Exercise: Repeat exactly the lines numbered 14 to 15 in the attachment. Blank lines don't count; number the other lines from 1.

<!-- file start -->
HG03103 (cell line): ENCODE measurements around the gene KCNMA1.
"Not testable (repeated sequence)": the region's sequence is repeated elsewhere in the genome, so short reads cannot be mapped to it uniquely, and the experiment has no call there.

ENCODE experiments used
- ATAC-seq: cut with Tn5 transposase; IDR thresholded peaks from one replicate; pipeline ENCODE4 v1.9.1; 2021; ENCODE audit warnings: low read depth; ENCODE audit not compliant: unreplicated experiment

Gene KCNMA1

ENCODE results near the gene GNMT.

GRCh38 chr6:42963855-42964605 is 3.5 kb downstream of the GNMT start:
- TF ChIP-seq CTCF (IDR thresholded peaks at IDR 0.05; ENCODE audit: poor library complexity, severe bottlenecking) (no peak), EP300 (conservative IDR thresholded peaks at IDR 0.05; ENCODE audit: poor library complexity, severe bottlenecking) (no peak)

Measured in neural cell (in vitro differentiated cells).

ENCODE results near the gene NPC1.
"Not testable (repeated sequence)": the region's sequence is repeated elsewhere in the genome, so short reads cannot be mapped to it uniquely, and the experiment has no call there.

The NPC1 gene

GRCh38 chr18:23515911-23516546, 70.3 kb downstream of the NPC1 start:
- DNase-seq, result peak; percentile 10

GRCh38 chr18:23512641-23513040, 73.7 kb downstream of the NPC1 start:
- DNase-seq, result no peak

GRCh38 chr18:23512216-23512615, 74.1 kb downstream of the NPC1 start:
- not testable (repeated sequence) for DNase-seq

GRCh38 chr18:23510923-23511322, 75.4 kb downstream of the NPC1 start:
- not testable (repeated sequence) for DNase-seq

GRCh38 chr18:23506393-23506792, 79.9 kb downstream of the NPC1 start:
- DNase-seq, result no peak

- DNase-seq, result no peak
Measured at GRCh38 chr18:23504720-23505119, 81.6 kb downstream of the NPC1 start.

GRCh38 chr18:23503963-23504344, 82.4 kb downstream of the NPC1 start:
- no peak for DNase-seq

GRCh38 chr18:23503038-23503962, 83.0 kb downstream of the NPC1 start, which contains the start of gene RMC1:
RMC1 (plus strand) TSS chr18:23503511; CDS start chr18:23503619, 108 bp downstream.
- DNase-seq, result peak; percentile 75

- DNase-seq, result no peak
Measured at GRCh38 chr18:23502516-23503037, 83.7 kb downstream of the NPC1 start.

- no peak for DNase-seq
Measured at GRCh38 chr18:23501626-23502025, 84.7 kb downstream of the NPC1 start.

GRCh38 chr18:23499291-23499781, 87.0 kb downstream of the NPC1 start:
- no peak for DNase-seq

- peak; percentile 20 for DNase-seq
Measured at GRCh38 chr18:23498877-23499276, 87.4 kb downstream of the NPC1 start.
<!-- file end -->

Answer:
- DNase-seq, result peak; percentile 10

GRCh38 chr18:23512641-23513040, 73.7 kb downstream of the NPC1 start: